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Dooley Takes the Fall
     

Dooley Takes the Fall

4.0 1
by Norah McClintock
 

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White Pine nominee, 2009Spinetingler Magazine Award Nominee, 2009 Canadian Children's Book Centre Our Choice, 2009A boy maybe twelve years old, on a bike, stopped next to Dooley, looked at the kid sprawled on the pavement and said, "Is he dead?""Yeah, I think so," Dooley said. In fact, he was sure of it because there was no air going into or coming out of the lungs of

Overview

White Pine nominee, 2009Spinetingler Magazine Award Nominee, 2009 Canadian Children's Book Centre Our Choice, 2009A boy maybe twelve years old, on a bike, stopped next to Dooley, looked at the kid sprawled on the pavement and said, "Is he dead?""Yeah, I think so," Dooley said. In fact, he was sure of it because there was no air going into or coming out of the lungs of the kid on the pavement. Also, the kid's open eyes were staring at nothing, and his head was twisted, as if he had turned to look at something just before he made contact with the hard surface of the path.Right away, Dooley knows he's in trouble. For one thing he's got a record. For another, the dead kid isn't exactly a stranger - and he's no friend. So slowly the net begins to close around 17-year-old Dooley, a troubled lone wolf who has a couple of strikes against him already. Not many are on Dooley's side; in fact at times he even wonders whether his uncle - a retired cop - thinks he's guilty again. There's a big question of trust in their uneasy relationship, and his uncle is the only one standing between Dooley and big time disaster. The dead kid's sister Beth is someone Dooley would like to have think better of him as well - but she also suspects he's involved in the crime. And all around him are other teenagers at school and in the world he's drawn into who would like to pin him with responsibility for a growing number of murders that swirl through the city.Norah McClintock, five-time winner of the Arthur Ellis juvenile crime award, has now moved into a different realm with a richly detailed novel aimed at older teens. Gritty, hard-edged, Dooley Takes the Fall is the first in a trilogy of mysteries about a troubled teenager struggling to free himself from the tentacles of his past and the implications of the present conspiracies that surround him."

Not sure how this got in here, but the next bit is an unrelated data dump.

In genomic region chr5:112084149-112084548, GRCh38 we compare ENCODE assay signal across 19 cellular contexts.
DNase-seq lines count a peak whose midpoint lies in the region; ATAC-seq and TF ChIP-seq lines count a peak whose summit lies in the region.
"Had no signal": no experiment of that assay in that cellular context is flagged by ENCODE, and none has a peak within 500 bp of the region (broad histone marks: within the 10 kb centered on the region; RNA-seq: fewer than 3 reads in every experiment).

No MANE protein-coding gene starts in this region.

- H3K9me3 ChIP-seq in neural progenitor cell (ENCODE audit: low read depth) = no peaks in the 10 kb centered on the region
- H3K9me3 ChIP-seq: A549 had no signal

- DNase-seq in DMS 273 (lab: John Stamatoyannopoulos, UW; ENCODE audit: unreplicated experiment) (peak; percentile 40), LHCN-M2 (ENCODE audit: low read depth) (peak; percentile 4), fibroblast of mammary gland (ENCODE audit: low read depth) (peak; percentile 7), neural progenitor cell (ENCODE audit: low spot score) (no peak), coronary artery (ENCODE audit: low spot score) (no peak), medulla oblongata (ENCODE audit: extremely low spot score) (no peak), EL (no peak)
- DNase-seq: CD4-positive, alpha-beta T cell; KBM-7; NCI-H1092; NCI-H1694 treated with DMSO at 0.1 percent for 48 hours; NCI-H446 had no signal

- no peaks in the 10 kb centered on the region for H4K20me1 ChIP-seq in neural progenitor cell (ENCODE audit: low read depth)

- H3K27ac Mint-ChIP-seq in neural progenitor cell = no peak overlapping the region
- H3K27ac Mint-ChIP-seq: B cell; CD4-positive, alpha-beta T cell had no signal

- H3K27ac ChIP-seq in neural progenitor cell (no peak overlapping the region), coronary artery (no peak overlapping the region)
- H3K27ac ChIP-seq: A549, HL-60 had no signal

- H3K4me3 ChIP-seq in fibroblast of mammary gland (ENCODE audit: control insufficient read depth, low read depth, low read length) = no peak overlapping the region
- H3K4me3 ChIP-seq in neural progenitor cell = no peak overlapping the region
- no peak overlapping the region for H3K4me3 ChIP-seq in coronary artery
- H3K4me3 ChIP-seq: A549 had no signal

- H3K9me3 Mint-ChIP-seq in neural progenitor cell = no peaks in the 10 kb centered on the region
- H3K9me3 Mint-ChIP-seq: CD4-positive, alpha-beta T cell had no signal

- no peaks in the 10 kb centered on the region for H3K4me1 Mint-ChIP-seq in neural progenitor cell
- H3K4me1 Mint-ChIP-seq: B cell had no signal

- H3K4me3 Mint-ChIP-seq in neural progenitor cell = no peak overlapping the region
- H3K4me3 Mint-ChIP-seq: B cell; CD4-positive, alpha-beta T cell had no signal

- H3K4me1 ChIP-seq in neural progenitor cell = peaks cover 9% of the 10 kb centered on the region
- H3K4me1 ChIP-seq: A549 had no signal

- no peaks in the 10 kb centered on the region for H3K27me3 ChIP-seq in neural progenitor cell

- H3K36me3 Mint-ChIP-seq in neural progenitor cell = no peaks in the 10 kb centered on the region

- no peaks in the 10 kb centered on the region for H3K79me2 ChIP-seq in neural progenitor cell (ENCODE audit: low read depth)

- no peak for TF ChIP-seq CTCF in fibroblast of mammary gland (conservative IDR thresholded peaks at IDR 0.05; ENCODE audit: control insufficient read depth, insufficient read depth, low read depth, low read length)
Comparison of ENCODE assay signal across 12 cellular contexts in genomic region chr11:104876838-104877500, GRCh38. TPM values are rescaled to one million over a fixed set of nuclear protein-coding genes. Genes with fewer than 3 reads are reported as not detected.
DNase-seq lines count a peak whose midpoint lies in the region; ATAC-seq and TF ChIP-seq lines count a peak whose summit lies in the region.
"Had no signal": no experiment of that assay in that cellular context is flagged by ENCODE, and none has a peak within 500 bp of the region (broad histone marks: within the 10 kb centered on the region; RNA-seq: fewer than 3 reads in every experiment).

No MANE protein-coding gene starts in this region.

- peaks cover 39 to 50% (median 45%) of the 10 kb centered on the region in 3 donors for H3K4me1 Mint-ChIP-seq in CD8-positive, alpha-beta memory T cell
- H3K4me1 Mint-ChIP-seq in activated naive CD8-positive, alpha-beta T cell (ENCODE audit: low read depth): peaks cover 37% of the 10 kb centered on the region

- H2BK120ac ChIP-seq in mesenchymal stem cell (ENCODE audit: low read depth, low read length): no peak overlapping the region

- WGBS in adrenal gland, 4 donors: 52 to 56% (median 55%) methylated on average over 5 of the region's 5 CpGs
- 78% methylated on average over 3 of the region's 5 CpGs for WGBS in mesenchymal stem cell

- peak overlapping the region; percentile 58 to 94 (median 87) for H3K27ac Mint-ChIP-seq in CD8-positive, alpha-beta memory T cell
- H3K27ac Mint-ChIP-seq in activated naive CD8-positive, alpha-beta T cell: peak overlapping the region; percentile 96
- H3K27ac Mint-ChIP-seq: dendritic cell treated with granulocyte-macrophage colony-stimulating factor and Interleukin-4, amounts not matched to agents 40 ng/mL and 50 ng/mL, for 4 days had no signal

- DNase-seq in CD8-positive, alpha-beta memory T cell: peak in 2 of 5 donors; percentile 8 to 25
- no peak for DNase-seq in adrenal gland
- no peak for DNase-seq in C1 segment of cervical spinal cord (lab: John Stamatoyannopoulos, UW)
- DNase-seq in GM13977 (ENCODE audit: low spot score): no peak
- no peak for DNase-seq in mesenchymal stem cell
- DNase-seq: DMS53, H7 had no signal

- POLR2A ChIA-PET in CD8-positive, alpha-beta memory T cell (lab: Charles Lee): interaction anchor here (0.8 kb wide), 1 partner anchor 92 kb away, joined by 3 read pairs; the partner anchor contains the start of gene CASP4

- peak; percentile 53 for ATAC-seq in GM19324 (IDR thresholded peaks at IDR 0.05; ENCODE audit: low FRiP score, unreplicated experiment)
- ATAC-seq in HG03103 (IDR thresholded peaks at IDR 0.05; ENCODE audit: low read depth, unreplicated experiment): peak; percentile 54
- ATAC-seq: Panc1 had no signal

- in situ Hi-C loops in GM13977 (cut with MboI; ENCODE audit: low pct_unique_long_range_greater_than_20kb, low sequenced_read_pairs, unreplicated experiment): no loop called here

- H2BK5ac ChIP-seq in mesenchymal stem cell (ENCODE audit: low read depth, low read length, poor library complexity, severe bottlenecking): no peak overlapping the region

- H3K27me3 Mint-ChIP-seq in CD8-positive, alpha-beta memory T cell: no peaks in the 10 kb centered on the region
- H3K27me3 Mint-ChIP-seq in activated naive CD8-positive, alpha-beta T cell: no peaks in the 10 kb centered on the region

Editorial Reviews

VOYA - Mair Luscombe
Dooley Takes the Fall is a superbly written, entertaining drama. The plot is well executed, and the characters and their relationships are interesting. I think it is a book for mature audiences because of the description of a "suicide." I can't give it a perfect review because some parts are a little over explained. But it is a great read that I would recommend to anyone. Reviewer: Mair Luscombe, Teen Reviewer
VOYA - Betsy Fraser
Even though Dooley has kept to a strict routine at home and work, checking in with his uncle regularly and staying out of trouble, when he is the witness to the suicide of classmate Mark Everley, he knows that he will come under suspicion because of his police record. His presence at Everley's death scene is enough for the police to consider him a convenient and acceptable scapegoat for the crime. His innocence is not helped by the fact that he did not admit to sharing a past with Everley right away. Dooley's willingness to help find out what happened to Everley, whom he disliked and avoided, is caused more by his interest in Everley's sister, although she soon comes to believe the rumors that he might have been behind her brother's demise. When Dooley is doped at a party he is not supposed to be attending, he loses any credibility he had with his uncle, the police, and the people around him. His only hope for the future is to discover what actually happened, no matter what the consequences. The five-time award-winner of Canada's Arthur Ellis Award for the best Juvenile Crime Book presents a fast-paced book with an involving character and a story that builds to a satisfying climax. This title could be recommended for fans of Graham McNamee's Acceleration (Random House, 2003/VOYA December 2003) or Gail Giles's books. Reviewer: Betsy Fraser
School Library Journal

Gr 9 Up